17 Aug Limitation Period in Slip and Fall Cases

If you are injured in a slip and fall, you have two years to file a court action.  If you do not do this within the two-year limitation period, you will be barred from making a claim against the owner of the property.

In the case of Trombley v. Pannu, 2016 BCCA 324, Mr. Trombley was seriously injured in an accident when he tripped and fell on the outside stairs leading down to the sidewalk in front of the premises that he and his mother rented. Nine months after the fall, Mr. Trombley hired a lawyer who began communications with the landlord’s insurance company.

The landlord’s insurance company did not acknowledge liability and all communications from them were on a “without prejudice” basis.  After seven months of investigating the claim, the landlord’s insurance adjuster wrote a letter to Mr. Trombley that invited settlement discussions, in view of the approaching two-year limitation period for commencing a claim. Those discussions did not take place and Mr. Trombley filed his Notice of Civil Claim three weeks after the two-year limitation period expired.

At trial, the issue was whether the adjuster’s letter amounted to an acknowledgement of some liability, thus confirming the cause of action and extending the limitation period.  The Judge dismissed Mr. Trombley’s action as statute barred, finding that the letter did not acknowledge some liability because it was marked “without prejudice” and the purpose of the letter was to simply move the claim forward in view of the approaching two-year limitation period.  Mr. Trombley appealed this decision.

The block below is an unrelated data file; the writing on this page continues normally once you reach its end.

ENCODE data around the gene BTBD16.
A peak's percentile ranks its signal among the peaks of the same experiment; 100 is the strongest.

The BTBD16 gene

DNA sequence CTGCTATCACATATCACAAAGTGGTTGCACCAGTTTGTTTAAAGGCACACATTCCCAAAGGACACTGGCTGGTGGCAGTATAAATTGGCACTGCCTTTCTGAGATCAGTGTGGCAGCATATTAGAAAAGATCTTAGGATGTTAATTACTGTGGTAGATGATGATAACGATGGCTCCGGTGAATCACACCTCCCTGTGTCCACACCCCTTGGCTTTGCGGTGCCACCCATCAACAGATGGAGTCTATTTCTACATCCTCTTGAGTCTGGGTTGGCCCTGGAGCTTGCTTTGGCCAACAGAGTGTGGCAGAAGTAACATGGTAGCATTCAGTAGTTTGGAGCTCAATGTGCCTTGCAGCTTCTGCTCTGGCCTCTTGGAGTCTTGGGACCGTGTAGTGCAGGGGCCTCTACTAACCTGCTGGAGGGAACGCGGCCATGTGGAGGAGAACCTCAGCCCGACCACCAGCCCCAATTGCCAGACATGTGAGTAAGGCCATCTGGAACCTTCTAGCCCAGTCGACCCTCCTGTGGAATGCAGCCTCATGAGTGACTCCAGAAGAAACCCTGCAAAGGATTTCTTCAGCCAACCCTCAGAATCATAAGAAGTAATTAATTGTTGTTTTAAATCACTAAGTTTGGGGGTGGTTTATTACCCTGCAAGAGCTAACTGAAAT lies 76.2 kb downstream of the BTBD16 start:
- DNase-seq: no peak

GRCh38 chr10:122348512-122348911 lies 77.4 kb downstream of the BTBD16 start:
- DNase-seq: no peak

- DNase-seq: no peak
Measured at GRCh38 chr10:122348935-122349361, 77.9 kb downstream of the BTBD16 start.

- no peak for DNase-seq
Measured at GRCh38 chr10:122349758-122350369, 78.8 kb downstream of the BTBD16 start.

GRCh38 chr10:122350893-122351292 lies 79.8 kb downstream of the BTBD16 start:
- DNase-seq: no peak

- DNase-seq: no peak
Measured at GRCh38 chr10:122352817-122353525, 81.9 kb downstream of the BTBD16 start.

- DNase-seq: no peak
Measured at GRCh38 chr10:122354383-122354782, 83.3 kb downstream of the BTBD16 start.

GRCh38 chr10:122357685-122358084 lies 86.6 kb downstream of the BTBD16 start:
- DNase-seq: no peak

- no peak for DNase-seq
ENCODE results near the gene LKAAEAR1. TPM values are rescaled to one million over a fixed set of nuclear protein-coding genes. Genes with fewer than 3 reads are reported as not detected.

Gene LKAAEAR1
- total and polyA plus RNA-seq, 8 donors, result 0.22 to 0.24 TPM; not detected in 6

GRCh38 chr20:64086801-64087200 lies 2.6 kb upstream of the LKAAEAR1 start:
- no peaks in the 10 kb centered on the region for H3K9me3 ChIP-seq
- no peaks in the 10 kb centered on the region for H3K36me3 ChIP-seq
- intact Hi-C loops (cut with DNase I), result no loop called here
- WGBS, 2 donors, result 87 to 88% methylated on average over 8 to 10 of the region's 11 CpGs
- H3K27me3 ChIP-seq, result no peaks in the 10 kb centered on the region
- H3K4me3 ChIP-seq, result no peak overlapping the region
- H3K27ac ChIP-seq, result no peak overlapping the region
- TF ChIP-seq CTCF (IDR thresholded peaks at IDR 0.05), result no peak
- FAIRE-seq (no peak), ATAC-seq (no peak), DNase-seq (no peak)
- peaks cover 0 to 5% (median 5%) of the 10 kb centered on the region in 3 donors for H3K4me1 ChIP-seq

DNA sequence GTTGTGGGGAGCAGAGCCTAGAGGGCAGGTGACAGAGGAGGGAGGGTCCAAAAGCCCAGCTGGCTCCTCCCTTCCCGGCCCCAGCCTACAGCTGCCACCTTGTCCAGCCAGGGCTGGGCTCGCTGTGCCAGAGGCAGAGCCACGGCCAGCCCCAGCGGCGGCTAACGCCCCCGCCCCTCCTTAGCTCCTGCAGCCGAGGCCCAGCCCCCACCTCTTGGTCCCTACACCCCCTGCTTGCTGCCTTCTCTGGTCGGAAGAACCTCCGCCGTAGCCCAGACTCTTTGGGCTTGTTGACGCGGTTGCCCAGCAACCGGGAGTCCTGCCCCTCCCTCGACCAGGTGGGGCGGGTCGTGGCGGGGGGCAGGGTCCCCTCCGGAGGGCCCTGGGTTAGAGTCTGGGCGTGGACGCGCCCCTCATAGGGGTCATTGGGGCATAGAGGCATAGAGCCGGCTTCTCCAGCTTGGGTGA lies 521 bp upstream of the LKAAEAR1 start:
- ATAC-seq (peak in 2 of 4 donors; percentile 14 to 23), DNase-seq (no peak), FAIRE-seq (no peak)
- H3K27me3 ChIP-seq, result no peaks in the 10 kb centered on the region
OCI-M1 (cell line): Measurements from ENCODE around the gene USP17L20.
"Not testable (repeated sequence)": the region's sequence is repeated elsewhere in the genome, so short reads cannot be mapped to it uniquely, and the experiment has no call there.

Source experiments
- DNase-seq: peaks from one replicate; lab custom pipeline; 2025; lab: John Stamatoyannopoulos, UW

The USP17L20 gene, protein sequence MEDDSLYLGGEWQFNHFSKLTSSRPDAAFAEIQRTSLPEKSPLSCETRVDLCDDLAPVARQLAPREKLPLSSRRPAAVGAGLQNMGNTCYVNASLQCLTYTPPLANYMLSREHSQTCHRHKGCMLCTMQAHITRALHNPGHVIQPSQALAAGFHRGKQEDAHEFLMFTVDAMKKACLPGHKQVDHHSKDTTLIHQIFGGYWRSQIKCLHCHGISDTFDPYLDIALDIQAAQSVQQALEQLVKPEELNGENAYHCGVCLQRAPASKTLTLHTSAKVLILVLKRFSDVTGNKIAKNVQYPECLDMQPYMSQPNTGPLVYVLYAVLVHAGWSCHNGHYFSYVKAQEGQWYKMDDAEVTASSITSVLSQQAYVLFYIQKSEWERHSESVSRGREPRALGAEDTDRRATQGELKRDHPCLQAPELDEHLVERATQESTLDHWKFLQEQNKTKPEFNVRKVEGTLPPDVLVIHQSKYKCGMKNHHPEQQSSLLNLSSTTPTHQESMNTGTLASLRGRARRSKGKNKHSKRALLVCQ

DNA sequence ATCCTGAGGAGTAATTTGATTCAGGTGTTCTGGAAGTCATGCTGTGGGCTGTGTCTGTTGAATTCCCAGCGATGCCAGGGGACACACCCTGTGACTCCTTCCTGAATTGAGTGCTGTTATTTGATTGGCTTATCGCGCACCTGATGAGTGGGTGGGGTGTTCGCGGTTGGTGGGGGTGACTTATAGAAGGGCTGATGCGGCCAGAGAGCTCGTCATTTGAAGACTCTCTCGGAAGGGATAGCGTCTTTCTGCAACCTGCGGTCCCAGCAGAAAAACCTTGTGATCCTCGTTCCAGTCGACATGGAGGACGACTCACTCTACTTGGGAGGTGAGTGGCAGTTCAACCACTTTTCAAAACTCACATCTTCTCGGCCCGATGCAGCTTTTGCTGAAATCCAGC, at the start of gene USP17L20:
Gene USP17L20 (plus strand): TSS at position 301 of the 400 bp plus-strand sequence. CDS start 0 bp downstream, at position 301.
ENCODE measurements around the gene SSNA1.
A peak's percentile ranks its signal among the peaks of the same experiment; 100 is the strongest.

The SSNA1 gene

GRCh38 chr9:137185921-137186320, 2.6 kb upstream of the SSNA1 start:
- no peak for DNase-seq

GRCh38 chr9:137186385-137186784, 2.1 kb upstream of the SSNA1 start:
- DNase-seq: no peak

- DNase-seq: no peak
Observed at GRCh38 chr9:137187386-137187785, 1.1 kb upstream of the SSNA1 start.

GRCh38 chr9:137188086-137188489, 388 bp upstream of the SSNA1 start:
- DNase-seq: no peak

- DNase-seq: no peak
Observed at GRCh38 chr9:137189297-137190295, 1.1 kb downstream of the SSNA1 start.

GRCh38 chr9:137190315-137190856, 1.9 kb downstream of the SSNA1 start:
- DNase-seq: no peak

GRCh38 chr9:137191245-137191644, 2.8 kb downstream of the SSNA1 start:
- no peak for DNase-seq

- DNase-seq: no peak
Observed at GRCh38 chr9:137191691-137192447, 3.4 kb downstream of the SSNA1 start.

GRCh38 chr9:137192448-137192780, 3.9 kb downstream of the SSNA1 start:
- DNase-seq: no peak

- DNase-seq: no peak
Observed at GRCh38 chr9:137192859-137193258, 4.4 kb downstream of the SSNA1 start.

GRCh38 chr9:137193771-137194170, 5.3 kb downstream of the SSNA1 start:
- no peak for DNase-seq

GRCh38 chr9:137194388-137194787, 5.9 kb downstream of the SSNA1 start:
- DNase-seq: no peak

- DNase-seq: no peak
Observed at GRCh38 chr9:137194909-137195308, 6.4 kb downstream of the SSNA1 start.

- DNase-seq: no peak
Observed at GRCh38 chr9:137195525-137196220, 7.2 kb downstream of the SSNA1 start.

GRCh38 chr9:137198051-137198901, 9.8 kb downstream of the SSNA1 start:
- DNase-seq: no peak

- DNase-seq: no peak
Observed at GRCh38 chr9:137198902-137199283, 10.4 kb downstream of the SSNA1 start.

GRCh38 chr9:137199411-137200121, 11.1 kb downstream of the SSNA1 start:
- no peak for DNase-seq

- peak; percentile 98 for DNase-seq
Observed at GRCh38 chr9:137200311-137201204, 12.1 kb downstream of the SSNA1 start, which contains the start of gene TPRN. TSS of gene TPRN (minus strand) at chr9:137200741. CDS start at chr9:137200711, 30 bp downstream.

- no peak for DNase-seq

The Court of Appeal noted that to succeed Mr. Trombley had to prove: (1) that the party acknowledged the cause of action; or (2) that there was a payment made in respect of the cause of action. Simple acknowledgement of the “existence” of a cause of action was insufficient.  Acknowledgment had to involve acknowledgment of some liability.

The Court of Appeal held that it was open to the Judge at trial to find the adjuster’s request for settlement demands did not reflect an intention to acknowledge any liability for the claim.  The request occurred in the context of an ongoing investigation and assessment of the claim where (1) liability was not admitted, (2) notice was given to Mr. Trombley of the approaching two-year limitation period, and (3) the “without prejudice” letter was the last of several “without prejudice” communications during this period.  The Court of Appeal dismissed Mr. Trombley’s appeal.

As you can see, missing a limitation date can have serious consequences for the injured person.  If you have been injured in a slip and fall, contact Acheson Sweeney Foley Sahota.  We will ensure that your rights are protected.